Fujishiro-K; Gee-GC; de Castro-AB
Am J Publ Health 2011 May; 101(5):861-867
Objectives. We examined whether workplace aggression was associated with self-rated health and work-related injury and illness among nurses in the Philippines. Methods. Our data came from a cross-sectional survey of nurses (n=687) in the Philippines. We assessed the associations of self-reported physical assault and verbal abuse with self-rated health, work-related injury and illness, and missed workdays with Poisson regression. Control variables included demographic and work characteristics (e.g., hours worked, work setting, shift). Results. Verbal abuse was associated with poor general health (prevalence ratio [PR]=1.94; 95% confidence interval [CI]=1.09, 3.45). Both physical assault and verbal abuse were associated with work-related injury (PR=1.48; 95% CI=1.00, 2.20; PR=1.72; 95% CI=1.34, 2.23, respectively) and work-related illness (PR=1.46; 95% CI=0.99, 2.15; PR=1.68; 95% CI=1.32, 2.14, respectively) after demographic and work characteristics were accounted for in the model. In addition, physical assault was associated with missed workdays (PR=1.56; 95% CI=1.02, 2.33). Conclusions. Workplace aggression was associated with increased risks of poor general health and adverse work-related health outcomes among nurses in the Philippines.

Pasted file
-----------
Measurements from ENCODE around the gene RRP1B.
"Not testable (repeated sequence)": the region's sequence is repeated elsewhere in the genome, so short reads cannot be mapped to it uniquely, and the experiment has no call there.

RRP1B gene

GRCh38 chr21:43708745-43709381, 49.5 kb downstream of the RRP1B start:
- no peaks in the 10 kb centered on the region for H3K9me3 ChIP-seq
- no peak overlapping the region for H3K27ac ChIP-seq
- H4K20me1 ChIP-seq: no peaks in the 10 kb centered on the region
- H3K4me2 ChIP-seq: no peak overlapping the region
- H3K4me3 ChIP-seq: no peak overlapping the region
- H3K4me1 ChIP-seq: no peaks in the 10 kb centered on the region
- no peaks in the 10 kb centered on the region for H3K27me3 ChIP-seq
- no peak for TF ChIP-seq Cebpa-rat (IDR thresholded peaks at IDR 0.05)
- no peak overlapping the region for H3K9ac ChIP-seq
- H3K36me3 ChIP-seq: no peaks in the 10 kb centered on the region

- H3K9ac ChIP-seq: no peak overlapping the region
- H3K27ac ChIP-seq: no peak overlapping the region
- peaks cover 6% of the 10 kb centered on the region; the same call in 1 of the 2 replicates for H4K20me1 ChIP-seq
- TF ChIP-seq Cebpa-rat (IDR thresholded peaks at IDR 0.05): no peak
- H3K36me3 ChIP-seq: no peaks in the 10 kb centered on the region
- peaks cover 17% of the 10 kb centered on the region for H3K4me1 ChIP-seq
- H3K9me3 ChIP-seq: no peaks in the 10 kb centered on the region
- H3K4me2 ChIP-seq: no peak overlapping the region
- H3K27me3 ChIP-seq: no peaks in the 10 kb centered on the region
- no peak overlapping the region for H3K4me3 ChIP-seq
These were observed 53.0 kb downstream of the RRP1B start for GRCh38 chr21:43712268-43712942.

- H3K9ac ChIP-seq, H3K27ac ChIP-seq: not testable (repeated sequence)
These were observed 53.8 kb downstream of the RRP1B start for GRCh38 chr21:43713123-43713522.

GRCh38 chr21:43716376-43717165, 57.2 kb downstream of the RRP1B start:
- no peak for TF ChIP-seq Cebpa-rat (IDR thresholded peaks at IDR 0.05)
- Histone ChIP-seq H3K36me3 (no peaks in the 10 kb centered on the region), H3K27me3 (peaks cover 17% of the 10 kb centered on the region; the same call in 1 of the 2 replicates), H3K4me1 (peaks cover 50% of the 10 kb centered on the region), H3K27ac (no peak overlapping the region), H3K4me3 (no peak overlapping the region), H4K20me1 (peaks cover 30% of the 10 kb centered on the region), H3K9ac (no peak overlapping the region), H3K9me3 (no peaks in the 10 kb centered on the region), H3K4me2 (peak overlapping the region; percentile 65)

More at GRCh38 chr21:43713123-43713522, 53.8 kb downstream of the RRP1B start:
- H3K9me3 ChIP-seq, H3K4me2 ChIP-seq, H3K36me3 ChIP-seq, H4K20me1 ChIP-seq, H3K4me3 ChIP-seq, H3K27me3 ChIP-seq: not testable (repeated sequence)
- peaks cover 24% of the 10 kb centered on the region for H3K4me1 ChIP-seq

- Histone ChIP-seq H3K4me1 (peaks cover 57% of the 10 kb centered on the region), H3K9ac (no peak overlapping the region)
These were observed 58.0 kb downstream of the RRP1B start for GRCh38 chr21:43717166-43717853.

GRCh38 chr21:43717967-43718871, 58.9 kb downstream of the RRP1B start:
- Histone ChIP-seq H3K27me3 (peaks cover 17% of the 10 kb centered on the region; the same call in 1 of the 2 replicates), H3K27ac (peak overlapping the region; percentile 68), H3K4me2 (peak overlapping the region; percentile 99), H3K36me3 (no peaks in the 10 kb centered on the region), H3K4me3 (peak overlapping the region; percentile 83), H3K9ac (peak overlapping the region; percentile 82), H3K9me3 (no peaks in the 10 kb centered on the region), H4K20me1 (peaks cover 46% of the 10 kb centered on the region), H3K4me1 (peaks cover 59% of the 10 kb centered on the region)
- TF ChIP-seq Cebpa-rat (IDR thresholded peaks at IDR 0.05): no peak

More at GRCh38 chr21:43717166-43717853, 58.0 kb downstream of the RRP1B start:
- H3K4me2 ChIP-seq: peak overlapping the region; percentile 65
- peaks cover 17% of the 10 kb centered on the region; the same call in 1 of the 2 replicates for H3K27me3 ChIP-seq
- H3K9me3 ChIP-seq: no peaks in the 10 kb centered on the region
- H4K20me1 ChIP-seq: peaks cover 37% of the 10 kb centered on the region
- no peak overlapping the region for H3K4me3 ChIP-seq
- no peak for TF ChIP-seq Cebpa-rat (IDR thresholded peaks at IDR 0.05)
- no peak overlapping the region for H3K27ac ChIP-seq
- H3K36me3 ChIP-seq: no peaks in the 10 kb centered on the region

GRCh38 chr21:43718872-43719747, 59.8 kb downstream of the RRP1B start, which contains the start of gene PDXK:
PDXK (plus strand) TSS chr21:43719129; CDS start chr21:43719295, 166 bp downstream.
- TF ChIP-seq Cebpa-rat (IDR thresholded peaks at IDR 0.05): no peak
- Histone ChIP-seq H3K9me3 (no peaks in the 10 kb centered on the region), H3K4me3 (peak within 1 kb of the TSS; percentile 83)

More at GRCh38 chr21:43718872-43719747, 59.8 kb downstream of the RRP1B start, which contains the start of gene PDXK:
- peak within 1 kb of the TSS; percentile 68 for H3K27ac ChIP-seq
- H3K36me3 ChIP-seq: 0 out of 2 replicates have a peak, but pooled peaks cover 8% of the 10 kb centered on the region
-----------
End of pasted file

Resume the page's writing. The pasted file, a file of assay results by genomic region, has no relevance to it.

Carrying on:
Nurses; Nursing; Health-care; Health-care-personnel; Injuries; Health-surveys; Lost-work-days; Mathematical-models; Statistical-analysis; Demographic-characteristics; Work-intervals; Worker-health; Medical-personnel; Behavior-patterns; Psychological-factors;
Author Keywords: Health Professionals; Injury/Emergency Care/Violence; Occupational Health; Asians
Kaori Fujishiro, PhD, DSHEFS, National Institute for Occupational Safety and Health, 4676 Columbia Pkwy (R-15), Cincinnati, OH 45226
American Journal of Public Health